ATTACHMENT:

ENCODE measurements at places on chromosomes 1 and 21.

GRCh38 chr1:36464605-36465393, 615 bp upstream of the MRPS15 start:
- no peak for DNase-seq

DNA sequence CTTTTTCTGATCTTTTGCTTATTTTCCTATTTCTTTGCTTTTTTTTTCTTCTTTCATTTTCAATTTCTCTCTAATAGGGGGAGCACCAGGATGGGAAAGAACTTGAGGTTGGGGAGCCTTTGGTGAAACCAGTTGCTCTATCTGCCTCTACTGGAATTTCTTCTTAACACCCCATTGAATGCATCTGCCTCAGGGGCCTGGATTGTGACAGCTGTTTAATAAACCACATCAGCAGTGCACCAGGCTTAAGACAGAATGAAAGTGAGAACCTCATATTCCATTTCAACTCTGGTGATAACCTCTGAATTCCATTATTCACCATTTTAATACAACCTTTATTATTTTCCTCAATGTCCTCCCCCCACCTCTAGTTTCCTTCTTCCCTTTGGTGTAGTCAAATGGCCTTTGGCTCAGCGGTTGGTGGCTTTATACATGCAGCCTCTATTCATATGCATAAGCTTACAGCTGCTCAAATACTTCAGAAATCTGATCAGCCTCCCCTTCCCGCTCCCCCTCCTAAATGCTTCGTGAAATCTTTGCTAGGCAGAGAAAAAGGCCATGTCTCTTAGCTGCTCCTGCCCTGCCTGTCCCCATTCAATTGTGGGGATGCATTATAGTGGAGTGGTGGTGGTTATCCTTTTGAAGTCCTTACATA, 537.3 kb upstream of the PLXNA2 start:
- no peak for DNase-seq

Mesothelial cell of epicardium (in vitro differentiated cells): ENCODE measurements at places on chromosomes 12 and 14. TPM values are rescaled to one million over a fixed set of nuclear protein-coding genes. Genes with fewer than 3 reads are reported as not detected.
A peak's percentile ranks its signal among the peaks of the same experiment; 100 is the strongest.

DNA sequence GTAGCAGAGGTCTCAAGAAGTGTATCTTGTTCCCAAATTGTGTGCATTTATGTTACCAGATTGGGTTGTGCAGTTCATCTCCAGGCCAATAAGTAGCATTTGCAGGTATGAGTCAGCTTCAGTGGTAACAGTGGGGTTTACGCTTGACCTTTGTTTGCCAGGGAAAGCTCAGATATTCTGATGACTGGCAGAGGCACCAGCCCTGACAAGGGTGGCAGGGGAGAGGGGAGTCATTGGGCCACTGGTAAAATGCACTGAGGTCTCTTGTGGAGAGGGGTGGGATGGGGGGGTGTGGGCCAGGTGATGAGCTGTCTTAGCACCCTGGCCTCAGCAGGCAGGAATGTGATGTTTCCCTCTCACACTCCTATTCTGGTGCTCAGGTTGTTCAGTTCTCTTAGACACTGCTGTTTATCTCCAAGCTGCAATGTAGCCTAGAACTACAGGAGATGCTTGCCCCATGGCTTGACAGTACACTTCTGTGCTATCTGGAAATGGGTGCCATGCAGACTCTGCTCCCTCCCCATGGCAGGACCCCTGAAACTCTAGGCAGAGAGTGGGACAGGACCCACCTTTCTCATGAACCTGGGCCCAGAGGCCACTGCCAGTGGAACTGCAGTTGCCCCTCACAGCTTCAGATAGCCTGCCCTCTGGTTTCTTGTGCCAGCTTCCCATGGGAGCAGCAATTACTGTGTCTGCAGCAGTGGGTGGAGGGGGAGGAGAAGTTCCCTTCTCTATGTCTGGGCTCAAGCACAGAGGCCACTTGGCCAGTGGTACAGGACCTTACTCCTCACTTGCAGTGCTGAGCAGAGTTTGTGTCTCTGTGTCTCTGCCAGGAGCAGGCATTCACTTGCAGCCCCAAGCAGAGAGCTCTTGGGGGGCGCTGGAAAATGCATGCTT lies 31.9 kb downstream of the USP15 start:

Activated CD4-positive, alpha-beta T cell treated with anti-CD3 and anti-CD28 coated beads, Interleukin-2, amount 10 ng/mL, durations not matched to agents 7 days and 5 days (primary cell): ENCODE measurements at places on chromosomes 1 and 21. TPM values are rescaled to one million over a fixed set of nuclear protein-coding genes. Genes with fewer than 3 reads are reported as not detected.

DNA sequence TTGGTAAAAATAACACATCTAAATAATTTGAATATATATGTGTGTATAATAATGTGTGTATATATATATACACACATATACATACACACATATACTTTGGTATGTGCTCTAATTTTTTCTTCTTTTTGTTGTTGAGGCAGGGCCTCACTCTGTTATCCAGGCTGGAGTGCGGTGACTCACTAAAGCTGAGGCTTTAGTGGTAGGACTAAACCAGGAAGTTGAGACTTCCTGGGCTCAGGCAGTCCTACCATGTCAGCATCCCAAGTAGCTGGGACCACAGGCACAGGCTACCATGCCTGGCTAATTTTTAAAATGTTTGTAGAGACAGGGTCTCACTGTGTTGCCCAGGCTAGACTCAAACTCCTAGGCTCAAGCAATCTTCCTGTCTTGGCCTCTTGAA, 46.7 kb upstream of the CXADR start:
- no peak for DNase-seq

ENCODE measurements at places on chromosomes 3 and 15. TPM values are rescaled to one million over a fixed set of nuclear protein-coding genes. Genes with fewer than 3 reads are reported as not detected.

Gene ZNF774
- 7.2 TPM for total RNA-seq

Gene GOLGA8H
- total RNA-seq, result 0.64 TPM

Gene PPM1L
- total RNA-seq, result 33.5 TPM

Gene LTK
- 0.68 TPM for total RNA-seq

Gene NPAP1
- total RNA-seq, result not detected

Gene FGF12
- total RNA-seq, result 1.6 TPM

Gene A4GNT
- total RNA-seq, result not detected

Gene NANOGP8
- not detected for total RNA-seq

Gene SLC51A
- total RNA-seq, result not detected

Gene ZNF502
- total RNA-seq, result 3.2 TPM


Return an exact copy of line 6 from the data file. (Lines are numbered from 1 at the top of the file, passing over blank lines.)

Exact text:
Mesothelial cell of epicardium (in vitro differentiated cells): ENCODE measurements at places on chromosomes 12 and 14. TPM values are rescaled to one million over a fixed set of nuclear protein-coding genes. Genes with fewer than 3 reads are reported as not detected.